"(d) That the * * * information contains a statement of matter which constitutes a legal * * * bar to the prosecution." "(h) That the court trying the cause has no jurisdiction of the offense charged or of the person of the defendant."

However, appellee's arguments in support of these latter two grounds are not sufficient to bring him within the meaning of the language set forth.

(1) It is urged that there is implied within Section 66-156 a limitation of a prosecution to those second offenses which occur within one year of the commission of the prior offense. We express no opinion as to the merits of this argument but simply point out that even if such were true the Superior Court would not be divested of jurisdiction to hear and determine the alleged second offense as a first offense. (2) The designation of the charge in the information as a "prior conviction" does not, as we have stated, create a new crime and therefore if it be erroneous, it likewise would not divest the Superior Court of jurisdiction nor bar the prosecution for it must be treated under Section 44-747, A.C.A. 1939, as surplusage. (3) If the information charges a prior conviction in violation of Section 44-734, then the allegation of prior conviction should also be treated as surplusage for the obvious reason that the offense of driving a motor vehicle while under the influence of intoxicating liquor is sufficiently described without the allegation of prior conviction. (4) For the same reason, if the information states an offense and also incorporates matters which are not ingredients of the offense and which might be deemed to be unfair, prejudicial or violate due process of law, they should be treated by the trial court as surplusage. If the court declines to so treat them, the remedy is by appeal. (5) If in fact no prior conviction has actually been suffered by the defendant, such is a matter to be determined by the trial court and may likewise be grounds for an appeal but certainly not grounds for a motion to quash.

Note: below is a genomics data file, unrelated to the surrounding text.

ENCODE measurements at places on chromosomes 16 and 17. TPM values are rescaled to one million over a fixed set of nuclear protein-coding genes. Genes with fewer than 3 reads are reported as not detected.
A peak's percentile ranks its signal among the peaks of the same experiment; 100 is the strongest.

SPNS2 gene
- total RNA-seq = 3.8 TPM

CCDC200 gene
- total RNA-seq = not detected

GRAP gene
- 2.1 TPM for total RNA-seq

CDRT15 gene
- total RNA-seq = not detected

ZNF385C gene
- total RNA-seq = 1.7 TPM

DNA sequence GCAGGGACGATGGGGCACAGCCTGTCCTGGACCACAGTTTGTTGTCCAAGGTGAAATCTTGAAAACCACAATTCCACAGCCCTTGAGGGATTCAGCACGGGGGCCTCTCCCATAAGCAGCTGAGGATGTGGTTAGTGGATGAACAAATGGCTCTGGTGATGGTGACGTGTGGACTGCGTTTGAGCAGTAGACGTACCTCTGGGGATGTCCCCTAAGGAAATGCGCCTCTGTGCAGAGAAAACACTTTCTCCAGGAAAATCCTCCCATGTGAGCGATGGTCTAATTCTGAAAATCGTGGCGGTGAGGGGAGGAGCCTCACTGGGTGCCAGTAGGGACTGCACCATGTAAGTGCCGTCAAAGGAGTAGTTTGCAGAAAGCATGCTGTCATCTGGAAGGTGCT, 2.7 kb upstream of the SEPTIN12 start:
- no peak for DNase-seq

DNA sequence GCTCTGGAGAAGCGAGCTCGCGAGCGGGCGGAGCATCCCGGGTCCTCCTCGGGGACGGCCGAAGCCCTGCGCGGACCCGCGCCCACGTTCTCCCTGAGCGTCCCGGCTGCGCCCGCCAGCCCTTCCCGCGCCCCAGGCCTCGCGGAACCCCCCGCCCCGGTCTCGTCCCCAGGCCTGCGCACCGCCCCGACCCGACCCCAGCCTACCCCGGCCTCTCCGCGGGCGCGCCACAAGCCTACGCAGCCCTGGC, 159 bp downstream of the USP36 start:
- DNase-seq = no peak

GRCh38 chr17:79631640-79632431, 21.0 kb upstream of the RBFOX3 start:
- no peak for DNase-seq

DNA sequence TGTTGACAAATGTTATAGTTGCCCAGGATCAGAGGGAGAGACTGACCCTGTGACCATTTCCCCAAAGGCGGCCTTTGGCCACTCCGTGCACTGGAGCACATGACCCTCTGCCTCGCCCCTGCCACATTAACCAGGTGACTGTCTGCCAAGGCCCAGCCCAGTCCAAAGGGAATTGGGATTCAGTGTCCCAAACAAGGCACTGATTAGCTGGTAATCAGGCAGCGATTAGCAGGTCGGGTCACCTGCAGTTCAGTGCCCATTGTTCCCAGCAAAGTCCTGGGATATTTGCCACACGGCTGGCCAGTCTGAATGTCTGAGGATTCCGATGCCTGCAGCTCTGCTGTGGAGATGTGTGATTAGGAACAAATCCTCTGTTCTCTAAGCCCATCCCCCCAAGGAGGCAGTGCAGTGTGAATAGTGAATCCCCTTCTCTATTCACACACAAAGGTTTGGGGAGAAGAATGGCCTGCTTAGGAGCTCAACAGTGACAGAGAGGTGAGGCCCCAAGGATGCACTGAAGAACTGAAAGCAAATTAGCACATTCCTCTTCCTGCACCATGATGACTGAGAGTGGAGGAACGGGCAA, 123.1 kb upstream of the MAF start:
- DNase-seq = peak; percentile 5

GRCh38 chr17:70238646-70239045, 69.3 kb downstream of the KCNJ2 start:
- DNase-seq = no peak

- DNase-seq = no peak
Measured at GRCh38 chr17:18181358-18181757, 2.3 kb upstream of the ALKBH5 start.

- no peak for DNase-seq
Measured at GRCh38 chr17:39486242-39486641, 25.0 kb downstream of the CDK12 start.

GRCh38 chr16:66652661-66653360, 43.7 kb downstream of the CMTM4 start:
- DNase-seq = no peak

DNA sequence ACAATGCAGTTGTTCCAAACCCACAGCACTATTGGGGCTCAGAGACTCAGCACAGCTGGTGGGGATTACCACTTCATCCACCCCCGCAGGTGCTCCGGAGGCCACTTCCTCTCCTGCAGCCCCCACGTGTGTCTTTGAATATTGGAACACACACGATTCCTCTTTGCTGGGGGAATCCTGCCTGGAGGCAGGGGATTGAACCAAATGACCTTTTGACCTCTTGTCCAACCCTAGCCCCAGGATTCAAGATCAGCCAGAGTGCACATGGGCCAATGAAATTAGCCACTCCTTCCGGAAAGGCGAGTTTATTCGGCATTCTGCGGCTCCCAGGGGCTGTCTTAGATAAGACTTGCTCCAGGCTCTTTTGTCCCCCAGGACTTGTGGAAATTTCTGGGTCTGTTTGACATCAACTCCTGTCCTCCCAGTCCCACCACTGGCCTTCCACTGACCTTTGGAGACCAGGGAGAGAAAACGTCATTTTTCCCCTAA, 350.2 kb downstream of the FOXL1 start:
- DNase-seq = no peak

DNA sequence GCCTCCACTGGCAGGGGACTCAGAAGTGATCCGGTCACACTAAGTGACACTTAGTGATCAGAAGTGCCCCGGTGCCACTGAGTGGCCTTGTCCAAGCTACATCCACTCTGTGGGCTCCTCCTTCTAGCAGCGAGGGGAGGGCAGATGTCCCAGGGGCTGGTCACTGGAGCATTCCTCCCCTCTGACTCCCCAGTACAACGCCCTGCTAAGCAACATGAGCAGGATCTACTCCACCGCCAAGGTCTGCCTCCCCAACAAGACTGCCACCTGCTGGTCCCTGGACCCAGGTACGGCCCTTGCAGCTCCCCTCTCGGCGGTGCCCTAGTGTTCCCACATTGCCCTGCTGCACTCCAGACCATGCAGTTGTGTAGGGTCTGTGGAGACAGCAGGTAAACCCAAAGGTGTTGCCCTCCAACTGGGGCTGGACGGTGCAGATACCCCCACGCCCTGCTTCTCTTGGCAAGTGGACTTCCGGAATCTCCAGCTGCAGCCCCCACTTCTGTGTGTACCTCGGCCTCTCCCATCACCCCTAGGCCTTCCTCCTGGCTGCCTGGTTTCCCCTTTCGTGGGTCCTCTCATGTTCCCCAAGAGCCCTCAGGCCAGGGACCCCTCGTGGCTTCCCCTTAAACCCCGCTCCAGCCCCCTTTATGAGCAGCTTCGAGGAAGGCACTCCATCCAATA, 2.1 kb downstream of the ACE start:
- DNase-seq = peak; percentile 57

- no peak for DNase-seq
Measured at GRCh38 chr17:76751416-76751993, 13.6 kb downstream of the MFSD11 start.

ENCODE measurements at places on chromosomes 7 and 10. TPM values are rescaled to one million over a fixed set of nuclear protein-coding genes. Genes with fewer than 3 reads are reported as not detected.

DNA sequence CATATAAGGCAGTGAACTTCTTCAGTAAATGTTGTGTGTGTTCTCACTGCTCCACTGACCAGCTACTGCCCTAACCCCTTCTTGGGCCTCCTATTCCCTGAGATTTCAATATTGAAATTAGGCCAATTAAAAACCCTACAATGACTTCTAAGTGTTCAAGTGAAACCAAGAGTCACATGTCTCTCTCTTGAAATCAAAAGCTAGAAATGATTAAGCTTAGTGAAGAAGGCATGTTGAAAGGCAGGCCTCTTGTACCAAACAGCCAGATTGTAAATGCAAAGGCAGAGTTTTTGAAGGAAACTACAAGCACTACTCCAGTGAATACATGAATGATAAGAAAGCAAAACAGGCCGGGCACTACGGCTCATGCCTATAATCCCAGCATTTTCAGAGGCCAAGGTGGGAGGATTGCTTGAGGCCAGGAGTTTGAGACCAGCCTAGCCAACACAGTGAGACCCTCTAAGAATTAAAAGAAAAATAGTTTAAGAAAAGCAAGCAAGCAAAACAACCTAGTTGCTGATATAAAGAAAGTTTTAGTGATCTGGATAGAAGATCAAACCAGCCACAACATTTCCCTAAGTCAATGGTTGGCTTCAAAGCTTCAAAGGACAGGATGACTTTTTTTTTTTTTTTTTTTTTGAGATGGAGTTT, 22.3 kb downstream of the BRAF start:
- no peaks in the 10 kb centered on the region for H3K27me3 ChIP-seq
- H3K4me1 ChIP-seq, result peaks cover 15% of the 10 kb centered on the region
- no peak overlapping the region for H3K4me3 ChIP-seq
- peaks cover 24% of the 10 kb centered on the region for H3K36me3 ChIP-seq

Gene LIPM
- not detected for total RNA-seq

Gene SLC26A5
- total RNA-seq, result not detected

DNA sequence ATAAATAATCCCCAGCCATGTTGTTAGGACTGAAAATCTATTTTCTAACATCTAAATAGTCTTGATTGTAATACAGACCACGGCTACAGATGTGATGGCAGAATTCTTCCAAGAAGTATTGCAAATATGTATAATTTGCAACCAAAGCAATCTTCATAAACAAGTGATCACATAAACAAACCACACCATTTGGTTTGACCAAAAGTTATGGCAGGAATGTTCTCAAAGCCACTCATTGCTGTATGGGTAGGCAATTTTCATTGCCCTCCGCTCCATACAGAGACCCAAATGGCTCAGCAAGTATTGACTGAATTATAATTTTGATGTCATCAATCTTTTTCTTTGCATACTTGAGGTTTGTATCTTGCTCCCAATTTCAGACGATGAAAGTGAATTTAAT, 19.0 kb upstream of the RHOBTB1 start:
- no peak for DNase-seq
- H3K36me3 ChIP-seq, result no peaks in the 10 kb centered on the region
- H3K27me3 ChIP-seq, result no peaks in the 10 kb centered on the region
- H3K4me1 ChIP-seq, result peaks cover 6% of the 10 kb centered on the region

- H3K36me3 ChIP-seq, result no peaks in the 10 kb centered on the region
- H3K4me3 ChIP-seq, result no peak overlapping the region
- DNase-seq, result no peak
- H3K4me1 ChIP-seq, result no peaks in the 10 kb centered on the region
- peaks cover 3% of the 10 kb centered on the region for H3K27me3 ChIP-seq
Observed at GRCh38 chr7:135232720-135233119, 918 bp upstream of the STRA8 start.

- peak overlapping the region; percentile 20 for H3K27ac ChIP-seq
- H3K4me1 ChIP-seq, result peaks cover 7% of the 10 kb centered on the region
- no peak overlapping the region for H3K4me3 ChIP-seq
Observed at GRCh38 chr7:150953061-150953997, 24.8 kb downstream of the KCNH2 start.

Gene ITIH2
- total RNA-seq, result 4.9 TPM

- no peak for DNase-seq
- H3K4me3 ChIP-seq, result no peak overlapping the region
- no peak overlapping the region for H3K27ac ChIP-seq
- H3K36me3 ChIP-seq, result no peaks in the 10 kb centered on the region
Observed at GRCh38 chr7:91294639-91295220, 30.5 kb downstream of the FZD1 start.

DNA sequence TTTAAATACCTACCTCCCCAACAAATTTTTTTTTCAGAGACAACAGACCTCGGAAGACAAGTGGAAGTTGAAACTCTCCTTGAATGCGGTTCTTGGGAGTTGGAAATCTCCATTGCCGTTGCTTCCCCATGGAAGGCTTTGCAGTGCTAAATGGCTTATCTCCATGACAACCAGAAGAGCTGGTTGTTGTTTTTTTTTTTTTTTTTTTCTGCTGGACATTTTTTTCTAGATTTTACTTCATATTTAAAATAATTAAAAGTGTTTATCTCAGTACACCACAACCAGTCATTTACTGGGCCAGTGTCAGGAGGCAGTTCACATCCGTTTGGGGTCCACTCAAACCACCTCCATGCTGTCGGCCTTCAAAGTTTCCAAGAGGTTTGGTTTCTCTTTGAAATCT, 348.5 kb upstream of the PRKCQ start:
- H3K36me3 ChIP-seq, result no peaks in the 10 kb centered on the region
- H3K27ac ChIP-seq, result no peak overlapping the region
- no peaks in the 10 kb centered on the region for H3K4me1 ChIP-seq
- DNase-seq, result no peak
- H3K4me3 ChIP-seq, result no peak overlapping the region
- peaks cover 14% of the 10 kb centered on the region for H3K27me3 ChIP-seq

We specifically express no opinion as to the merits of any of the arguments advanced by appellee but simply hold that the reasons assigned for quashing the information are not sufficient. Extraneous *50 matters in an information may be either disregarded under the authority of Section 44-747 or stricken as an amendment under the authority of the concluding sentence of Section 44-1005.

The order of the court below is vacated with directions to reinstate the information for further proceedings not inconsistent with this opinion.

LA PRADE, C.J., and UDALL, WINDES, and PHELPS, JJ., concurring.